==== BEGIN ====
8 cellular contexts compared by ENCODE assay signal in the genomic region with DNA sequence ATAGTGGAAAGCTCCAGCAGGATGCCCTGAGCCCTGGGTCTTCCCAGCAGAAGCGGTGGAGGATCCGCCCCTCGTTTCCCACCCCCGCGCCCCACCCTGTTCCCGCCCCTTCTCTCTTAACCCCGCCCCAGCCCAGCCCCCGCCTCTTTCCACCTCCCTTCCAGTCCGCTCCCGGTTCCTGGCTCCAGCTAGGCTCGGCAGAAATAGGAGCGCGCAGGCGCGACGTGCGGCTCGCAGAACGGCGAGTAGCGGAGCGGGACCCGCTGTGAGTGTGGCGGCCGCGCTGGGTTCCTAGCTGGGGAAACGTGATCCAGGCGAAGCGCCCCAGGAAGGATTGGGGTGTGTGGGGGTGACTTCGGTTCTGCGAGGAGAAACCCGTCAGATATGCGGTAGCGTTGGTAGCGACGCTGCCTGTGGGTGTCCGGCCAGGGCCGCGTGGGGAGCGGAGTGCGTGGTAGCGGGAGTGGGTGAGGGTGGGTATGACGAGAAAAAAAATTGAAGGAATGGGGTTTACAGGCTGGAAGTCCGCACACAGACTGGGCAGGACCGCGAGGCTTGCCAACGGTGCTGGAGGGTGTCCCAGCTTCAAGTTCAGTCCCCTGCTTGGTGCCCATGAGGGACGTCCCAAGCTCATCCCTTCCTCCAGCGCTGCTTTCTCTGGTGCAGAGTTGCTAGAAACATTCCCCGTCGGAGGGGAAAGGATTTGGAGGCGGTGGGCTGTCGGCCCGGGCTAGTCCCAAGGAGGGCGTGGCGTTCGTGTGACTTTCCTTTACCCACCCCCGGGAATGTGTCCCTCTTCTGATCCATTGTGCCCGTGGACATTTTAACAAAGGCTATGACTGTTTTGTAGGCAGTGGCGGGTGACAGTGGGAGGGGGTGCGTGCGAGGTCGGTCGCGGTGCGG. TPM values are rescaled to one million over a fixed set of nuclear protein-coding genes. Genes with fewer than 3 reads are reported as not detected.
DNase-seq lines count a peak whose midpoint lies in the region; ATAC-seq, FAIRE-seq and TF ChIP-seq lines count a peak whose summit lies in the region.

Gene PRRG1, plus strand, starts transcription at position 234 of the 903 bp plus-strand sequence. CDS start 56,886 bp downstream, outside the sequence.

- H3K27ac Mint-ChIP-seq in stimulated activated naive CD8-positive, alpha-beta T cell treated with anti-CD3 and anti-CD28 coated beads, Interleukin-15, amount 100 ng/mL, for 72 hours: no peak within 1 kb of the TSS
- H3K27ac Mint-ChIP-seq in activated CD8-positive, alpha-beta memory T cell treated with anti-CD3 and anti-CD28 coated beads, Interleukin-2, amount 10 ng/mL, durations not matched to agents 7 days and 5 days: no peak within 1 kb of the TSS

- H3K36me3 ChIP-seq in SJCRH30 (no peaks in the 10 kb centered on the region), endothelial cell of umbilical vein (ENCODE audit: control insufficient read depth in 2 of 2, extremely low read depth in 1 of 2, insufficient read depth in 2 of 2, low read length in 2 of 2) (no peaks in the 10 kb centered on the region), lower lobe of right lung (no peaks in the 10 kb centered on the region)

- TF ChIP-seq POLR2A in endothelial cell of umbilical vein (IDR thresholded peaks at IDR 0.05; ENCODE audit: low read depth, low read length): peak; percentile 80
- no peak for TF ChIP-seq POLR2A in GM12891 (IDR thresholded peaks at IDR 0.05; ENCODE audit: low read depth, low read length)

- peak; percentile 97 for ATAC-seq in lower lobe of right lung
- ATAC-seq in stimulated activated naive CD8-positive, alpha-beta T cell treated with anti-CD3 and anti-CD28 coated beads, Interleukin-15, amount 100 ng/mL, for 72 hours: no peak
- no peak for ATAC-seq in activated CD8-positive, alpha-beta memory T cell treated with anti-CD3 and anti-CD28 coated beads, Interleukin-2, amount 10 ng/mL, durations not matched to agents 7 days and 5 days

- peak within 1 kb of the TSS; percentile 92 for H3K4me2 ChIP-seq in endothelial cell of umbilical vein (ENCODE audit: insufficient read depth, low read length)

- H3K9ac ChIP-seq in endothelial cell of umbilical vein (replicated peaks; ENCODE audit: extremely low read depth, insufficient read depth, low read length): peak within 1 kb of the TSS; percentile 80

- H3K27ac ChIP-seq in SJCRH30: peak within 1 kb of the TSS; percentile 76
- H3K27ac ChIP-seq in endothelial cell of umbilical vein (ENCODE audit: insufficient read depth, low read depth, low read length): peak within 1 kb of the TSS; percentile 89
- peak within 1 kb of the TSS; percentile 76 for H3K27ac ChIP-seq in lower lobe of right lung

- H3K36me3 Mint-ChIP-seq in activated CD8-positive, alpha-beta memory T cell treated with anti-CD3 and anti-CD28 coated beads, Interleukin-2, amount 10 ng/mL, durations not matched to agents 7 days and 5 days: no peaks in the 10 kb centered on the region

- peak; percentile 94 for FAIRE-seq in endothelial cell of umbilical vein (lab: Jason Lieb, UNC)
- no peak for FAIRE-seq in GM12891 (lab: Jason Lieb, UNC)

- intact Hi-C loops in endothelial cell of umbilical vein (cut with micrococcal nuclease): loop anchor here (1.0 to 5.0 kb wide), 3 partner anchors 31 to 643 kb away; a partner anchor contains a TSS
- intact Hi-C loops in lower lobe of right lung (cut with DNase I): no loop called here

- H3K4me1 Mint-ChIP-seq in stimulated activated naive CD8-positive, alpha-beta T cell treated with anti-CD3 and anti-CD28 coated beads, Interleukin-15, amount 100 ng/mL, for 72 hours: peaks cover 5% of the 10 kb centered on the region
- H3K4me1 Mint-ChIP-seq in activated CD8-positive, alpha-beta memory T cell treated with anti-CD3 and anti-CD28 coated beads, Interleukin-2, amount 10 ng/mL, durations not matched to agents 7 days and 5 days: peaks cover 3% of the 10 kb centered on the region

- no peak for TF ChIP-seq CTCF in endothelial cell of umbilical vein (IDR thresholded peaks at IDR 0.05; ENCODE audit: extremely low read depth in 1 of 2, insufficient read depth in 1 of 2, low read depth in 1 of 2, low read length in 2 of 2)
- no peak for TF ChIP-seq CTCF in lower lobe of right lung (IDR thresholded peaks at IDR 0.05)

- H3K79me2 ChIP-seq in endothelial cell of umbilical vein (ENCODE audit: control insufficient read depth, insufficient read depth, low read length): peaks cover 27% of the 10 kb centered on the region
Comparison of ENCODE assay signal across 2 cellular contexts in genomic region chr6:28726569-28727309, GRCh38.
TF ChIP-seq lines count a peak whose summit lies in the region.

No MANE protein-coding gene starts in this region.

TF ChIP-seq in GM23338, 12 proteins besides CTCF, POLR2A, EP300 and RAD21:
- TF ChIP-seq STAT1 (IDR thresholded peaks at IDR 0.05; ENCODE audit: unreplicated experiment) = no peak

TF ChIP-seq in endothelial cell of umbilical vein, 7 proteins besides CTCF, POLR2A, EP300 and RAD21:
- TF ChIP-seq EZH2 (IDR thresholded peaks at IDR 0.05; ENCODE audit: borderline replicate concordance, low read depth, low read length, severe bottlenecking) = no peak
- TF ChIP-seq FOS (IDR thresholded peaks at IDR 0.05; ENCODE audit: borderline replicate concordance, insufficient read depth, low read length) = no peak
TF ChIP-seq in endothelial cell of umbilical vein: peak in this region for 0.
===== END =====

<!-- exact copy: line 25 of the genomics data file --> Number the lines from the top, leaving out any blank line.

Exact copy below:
- no peak for TF ChIP-seq CTCF in lower lobe of right lung (IDR thresholded peaks at IDR 0.05)